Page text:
Yes. An SSL connection provides confidentiality and integrity of the transmission: an adversary (someone who is neither of the two communicating parties) cannot find or check what data was transmitted, and cannot modify the transmitted data. The adversary cannot replay data either.
With respect to confidentiality, note that an adversary can observe which machine is connecting to which machine when, and how much data is exchanged. This means that although the adversary cannot know the content of the messages, they may be able to guess who is talking to who. Privacy requires additional precautions.
With respect to integrity, note that it relies on authenticity. Integrity guarantees that when Alice is talking to someone, nobody except Alice and that someone can modify the data that they're exchanging. But if Alice wanted to talk to Bob, it does her no good that she can have unmodified communication with an unidentified party: she needs to know that she's having unmodified communication with Bob. TLS is a client-server protocol and always guarantees the authenticity of the server. It can optionally guarantee the authenticity of the client.
Beware that TLS versions up to 1.2 have some unusual cipher suites with reduced security guarantees. While the default configuration of all major TLS libraries disable those cipher suites by default, you do need to be careful not to accidentally enable them. TLS 1.3 only has full-security cipher suites (noting that client authentication is still optional, since TLS is designed to support unknown clients connecting to known servers).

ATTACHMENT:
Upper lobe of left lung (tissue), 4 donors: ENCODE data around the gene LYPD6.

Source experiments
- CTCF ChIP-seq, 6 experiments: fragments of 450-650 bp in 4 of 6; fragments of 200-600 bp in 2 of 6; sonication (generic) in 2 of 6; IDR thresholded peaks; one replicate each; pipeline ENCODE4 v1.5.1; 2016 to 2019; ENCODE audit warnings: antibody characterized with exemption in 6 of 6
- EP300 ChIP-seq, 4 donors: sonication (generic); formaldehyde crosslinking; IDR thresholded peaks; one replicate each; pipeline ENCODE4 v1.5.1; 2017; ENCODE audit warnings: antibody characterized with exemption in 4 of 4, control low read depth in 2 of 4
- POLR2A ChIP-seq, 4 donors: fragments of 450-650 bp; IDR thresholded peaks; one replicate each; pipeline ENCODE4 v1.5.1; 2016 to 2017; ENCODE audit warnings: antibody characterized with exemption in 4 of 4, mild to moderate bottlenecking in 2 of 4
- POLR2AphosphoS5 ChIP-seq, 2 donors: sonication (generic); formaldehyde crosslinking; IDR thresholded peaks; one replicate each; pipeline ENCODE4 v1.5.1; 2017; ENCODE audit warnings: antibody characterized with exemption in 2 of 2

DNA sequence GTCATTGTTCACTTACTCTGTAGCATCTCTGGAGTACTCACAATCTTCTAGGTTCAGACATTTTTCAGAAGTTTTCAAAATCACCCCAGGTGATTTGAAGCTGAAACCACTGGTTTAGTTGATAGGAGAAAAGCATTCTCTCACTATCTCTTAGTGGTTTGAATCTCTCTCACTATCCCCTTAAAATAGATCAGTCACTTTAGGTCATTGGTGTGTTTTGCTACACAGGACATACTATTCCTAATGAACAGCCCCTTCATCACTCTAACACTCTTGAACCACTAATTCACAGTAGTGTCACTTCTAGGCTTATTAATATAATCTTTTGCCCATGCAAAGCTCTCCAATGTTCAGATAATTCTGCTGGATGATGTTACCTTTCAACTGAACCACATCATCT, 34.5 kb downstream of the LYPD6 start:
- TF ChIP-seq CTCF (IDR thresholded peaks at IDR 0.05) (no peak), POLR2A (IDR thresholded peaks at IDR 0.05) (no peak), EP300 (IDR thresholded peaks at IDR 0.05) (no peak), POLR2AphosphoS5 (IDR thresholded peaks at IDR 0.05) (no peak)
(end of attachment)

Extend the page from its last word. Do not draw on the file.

Finally, keep in mind that TLS can only provide security guarantees about the transmission. It's difficult for two random machines on the Internet to communicate directly, so chat typically transits via a central server. If you only rely on TLS between each client and the server, TLS secures a message while it's in transit between client 1 and the server, and when it's in transit between the server and client 2. But it's up to the server software to guarantee the security of the message in between — for example, that the message is routed to the correct recipient. There are more sophisticated protocols that can guarantee end-to-end security of messages, a popular one being Signal. Applications that use such protocols may still use TLS between hops. This can, for example, help privacy by hiding from eavesdropper the information of who is talking to who, or help against spending resources on routing fake messages that would otherwise only be dropped when they reach their intended recipient).